Guest poem sent in by Sashidhar Dandamudi
(Poem #1290) My Father's Love Letters
On Fridays he'd open a can of Jax After coming home from the mill, & ask me to write a letter to my mother Who sent postcards of desert flowers Taller than men. He would beg, Promising to never beat her Again. Somehow I was happy She had gone, & sometimes wanted To slip in a reminder, how Mary Lou Williams' "Polka Dots & Moonbeams" Never made the swelling go down. His carpenter's apron always bulged With old nails, a claw hammer Looped at his side & extension cords Coiled around his feet. Words rolled from under the pressure Of my ballpoint: Love, Baby, Honey, Please. We sat in the quiet brutality Of voltage meters & pipe threaders, Lost between sentences . . . The gleam of a five-pound wedge On the concrete floor Pulled a sunset Through the doorway of his toolshed. I wondered if she laughed & held them over a gas burner. My father could only sign His name, but he'd look at blueprints & say how many bricks Formed each wall. This man, Who stole roses & hyacinth For his yard, would stand there With eyes closed & fists balled, Laboring over a simple word, almost Redeemed by what he tried to say.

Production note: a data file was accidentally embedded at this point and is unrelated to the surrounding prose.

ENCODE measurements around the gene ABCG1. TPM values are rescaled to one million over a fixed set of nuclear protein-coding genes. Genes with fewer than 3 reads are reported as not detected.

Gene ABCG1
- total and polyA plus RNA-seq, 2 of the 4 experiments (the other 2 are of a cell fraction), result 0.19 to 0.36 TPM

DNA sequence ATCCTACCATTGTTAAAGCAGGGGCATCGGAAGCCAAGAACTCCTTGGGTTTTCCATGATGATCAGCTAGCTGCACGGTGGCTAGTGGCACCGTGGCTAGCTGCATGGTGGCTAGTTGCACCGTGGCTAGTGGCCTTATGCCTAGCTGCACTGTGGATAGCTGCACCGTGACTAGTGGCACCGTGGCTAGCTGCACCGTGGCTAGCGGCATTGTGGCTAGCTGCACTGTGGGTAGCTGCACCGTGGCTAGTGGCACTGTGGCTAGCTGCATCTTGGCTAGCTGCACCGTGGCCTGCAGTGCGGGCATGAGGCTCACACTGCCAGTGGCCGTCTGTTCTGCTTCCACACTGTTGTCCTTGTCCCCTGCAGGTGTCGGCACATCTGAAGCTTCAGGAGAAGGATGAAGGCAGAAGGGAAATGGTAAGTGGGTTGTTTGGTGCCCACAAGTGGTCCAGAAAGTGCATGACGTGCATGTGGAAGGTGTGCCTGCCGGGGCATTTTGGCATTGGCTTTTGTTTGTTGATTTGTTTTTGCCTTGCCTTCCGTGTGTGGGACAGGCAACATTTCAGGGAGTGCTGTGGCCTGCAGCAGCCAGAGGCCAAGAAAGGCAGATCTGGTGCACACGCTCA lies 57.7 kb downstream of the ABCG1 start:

Notes:  The recent poem submitted by Jasmina (Poem #1288: Amanda Townsend), made me remember this poem which I had read a few weeks ago in Komunyaaka's Pulitzer Prize winning collection "Neon Vernacular". It deals with the same pieces of conflict and agreement between men and women.  The whole poem seems to be structured in a very beautiful way around brutality (beat her, claw hammer, pressure of my ballpoint pen, five pound wedge, concrete floor) and tenderness (desert flowers, Polka Dots and Moonbeams, sunset, roses & hyacinth) to reflect how the narrator is similarly caught between the same kind of feeling towards his father. Can't do anything better than that!  I was also suprised that Komunyakaa was missing from the Minstrels pantheon! I think he is a great poet, who has written some powerful poetry, the notable being of his experiences as a black journalist serving in Vietnam War. So I belive we might consider adding this missing link. joy! Sashi [Bio] [broken link] http://www.ibiblio.org/ipa/komunyakaa/bio.html [Other Poems] http://www.ibiblio.org/ipa/komunyakaa/